Reading: E-Commerce

Introduction

Graphic of a green Internet shopping cartBusiness was quick to grasp the marketing and business potential offered by the Internet. Initially, businesses used the Internet to facilitate communication by means of e-mail. This was quickly followed by tapping the web's potential for the dissemination of product and other marketing information. The provision of advertising space {banners) on frequently visited web sites is the main source of income for search engines (sites allowing you to search the Internet for information) and web portals (web sites that provide additional value-added personal services such as news, financial information, weather forecasts, items of interest etc.)

A number of specialized companies have realized that the Internet can be a direct and extremely cost-effective channel of distribution. Some companies already have a physical infrastructure and use the web to enhance their distribution channel e.g. you can now order your pizza, bank statements or movie tickets via the web. Other, virtual companies have almost no physical infrastructure and are mere "conductors" for the flow of products of services.

Important categories of e-commerce include:

  • Business-to-consumer (B2C) in which organizations provide information online to customers, who can in turn place orders and make payments via the internet
  • Business-to-business (B2B) in which business partners collaborate electronically
  • Consumer-to-consumer (C2C) in which individuals sell products or services directly to other individuals.


The technologies that are needed to support electronic commerce include the network infrastructure (Internet, intranets, extranets), software tools for web site development and maintenance, secure ordering and payment methods, and resources for information sharing, communication and collaboration. When e-commerce is done in a wireless environment, such as through the use of cellphones, this is referred to as mobile commerce (m-commerce).

B2C e-Commerce

Electronic retailing is similar in principle to home shopping from catalogues, but offers a wider variety of products and services, often at lower prices. Search engines make it easy to locate and compare competitor's products from one convenient location and without being restricted to usual shopping hours. Electronic malls provide access to a number of individual shops from one website. On-line auctions have also proved a popular way of disposing of items that need a quick sale.

Business-to-consumer commerce allows customers to make enquiries about products, place orders, pay accounts, and obtain service support via the Internet. Since customers can enter transactions at any time of the day or night, and from any geographical location, this can be a powerful tool for expanding the customer base of a business. However, the existence of a website does not guarantee that customers will use it, or that they will return to it after a first visit. Firms investing in electronic commerce need to consider a number of factors in developing and maintaining their e-commerce sites.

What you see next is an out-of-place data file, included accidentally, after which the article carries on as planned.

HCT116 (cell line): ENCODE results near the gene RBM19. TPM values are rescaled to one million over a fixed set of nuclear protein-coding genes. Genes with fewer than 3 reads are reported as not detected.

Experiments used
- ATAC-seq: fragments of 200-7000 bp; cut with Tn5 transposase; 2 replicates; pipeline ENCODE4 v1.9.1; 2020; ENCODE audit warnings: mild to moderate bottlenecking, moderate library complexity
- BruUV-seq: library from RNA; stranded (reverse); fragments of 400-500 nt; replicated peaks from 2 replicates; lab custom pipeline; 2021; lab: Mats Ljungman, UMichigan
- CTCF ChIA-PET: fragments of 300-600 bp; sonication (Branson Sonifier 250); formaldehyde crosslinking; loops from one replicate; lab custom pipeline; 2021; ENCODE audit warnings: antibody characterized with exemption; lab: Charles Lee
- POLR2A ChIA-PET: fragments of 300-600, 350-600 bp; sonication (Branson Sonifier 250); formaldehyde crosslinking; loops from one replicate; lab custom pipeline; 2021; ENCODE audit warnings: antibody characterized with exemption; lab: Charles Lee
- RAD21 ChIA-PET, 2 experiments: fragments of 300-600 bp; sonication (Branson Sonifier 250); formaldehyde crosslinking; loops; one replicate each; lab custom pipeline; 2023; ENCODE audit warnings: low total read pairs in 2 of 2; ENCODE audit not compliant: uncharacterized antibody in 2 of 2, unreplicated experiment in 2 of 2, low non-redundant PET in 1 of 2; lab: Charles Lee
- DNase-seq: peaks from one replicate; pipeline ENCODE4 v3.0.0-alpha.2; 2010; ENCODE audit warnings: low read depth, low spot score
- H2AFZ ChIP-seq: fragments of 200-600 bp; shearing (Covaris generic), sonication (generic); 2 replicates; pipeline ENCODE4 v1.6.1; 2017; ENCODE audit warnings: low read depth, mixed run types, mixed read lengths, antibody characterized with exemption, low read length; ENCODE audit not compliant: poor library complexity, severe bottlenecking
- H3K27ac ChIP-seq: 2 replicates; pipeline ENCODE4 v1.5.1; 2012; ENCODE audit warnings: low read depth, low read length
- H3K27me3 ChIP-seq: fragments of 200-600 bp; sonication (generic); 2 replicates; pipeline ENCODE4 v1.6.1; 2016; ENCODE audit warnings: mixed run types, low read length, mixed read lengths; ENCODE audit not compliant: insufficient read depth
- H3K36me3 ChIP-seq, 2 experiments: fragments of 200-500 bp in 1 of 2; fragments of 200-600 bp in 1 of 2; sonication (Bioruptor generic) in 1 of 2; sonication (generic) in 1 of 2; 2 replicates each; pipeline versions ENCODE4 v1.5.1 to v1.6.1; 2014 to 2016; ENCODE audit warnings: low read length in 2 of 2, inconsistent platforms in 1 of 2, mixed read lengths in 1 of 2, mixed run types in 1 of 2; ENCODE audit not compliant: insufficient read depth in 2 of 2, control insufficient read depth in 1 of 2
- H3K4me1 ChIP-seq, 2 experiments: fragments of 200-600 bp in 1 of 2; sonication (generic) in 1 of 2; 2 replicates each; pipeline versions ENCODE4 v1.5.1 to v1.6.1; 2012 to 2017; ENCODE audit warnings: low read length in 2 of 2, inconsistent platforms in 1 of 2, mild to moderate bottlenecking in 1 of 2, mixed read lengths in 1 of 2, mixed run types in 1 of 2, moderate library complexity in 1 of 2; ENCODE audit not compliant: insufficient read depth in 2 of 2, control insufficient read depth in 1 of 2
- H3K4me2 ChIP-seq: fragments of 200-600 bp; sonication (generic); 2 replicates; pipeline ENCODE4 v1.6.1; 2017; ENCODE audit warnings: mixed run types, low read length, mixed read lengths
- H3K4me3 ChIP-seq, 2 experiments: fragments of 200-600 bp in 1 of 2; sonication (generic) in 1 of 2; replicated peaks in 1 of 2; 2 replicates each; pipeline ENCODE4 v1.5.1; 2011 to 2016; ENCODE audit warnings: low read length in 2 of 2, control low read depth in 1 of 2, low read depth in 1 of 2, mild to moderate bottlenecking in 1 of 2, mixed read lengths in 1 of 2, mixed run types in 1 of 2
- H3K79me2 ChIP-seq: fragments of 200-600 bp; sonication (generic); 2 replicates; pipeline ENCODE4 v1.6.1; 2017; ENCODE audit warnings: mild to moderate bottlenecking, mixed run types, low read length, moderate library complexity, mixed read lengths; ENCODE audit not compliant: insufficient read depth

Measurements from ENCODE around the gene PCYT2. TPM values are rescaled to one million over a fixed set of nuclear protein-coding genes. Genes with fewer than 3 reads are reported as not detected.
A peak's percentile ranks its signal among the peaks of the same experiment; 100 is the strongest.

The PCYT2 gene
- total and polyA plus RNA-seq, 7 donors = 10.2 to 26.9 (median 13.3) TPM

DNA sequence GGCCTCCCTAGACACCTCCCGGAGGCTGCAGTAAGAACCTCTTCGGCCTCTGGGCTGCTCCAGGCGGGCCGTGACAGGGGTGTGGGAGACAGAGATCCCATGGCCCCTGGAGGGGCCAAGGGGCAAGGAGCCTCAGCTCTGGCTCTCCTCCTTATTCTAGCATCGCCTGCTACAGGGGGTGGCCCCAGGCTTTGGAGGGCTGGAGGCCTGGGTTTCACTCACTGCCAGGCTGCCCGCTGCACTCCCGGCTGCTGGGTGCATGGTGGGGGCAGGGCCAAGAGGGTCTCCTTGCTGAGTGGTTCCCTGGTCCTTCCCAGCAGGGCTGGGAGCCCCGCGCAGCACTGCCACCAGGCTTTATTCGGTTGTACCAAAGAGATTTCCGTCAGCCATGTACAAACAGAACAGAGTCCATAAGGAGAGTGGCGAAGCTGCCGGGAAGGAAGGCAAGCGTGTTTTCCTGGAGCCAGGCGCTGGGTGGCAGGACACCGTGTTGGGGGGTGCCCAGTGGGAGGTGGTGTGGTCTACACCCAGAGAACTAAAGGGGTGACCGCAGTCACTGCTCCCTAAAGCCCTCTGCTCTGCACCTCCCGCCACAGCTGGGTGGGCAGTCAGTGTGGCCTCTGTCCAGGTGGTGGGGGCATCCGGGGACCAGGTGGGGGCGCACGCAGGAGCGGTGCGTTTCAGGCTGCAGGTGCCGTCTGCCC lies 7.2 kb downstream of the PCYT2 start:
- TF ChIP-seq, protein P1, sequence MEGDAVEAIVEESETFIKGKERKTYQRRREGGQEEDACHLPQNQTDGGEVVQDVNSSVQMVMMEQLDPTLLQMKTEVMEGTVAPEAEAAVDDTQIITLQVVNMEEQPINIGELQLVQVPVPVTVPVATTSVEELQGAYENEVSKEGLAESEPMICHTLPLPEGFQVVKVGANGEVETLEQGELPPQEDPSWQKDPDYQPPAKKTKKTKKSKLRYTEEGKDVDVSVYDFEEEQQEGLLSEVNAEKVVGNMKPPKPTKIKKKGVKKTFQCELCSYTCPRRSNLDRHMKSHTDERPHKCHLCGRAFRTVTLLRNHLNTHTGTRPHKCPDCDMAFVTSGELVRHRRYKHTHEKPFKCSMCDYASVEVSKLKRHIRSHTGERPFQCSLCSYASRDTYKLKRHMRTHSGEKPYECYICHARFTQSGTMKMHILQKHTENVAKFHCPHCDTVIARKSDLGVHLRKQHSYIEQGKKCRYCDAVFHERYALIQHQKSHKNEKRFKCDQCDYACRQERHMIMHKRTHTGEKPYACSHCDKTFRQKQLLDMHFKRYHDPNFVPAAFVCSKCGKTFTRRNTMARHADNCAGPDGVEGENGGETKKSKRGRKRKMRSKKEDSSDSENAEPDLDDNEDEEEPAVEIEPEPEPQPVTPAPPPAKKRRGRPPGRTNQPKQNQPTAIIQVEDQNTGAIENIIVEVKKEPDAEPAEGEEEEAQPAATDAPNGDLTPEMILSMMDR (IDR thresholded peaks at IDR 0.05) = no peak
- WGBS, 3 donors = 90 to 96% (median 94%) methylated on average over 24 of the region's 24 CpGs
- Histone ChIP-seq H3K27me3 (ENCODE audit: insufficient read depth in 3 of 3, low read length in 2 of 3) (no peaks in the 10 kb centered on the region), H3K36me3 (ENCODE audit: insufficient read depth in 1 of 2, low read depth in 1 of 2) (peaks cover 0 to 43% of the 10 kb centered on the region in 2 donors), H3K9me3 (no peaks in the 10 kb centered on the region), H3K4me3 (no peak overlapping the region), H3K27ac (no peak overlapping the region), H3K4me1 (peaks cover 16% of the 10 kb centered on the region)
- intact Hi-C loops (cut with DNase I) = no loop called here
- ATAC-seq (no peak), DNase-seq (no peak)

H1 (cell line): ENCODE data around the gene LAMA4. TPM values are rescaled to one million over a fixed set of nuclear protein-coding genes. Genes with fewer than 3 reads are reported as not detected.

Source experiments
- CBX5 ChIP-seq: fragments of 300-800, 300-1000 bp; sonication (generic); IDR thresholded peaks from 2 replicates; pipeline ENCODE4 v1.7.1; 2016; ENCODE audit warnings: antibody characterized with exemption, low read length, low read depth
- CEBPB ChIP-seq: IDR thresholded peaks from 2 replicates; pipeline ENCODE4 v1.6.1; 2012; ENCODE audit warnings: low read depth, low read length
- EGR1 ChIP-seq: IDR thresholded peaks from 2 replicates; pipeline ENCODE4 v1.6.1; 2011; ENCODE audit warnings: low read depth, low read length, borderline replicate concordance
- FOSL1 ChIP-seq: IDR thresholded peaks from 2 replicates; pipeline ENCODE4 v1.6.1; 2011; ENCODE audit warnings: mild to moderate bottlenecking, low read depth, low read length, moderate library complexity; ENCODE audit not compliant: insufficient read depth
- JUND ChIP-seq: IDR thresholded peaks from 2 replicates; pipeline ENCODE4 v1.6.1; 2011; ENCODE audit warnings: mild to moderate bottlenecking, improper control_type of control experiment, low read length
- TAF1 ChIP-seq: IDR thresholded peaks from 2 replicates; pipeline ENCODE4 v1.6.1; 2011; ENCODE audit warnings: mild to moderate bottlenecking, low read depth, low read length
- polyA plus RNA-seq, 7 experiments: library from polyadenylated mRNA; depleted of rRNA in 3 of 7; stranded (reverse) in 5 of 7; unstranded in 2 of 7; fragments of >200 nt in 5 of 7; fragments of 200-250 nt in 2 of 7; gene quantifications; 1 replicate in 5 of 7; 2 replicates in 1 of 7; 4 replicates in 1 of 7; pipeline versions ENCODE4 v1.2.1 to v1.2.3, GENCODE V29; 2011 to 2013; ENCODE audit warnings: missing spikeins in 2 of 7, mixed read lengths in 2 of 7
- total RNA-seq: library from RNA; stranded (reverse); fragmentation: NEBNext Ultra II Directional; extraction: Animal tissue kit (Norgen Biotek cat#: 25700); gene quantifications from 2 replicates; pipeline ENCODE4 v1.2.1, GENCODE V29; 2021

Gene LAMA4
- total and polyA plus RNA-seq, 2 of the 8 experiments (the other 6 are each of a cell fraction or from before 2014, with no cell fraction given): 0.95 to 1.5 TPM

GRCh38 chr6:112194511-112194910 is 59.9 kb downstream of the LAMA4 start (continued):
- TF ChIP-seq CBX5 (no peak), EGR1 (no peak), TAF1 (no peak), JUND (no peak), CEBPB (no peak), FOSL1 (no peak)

A successful web site should be attractive to look at and easy to use. In addition, it should offer its customers good performance, efficient service, personalization, incentives to purchase and security. Inadequate server power and communications capacity may cause customers to become frustrated when browsing or selecting products.

Many sites record details of their customers' interests, so that they can be guided to the appropriate parts of the site. Customer loyalty can also be developed by offering discussion forums and links to related sites, and by providing incentives such as discounts and special offers for regular customers. And if you expect customers to purchase goods, and not just browse, then it is vital that customers should have complete confidence in the security of their personal information, and in the ability of the web store to deliver the goods as requested.

Much of the business value of the Internet lies in the ability to provide increased value to customers, with the focus on quality of service rather than simply price. By opening additional channels of communication between the business and its customers, businesses can find out the preferences of their customers, and tailor products to their needs. Customers can use the Internet to ask questions, air complaints, or request product support, which increase customer involvement in business functions such as product development and service.

However, although businesses may increase their markets while gaining from reduced advertising and administration costs, problems that have emerged include alienation of regular distributors, difficulty in shipping small orders over large distances, fierce competition and inadequate profit margins. Because of the delivery problem for physical products, many successful e-commerce firms have focused on the delivery of services, such as banking, securities trading, employment agencies and travel bureaus. Of course, every problem can be regarded as an opportunity - a local software developer has created and marketed a route scheduling application which provides optimized route sheets, with maps for individual routes and step-by-step driving instructions for effective and timeous order management, based on powerful geographical information systems to provide a user-friendly interface.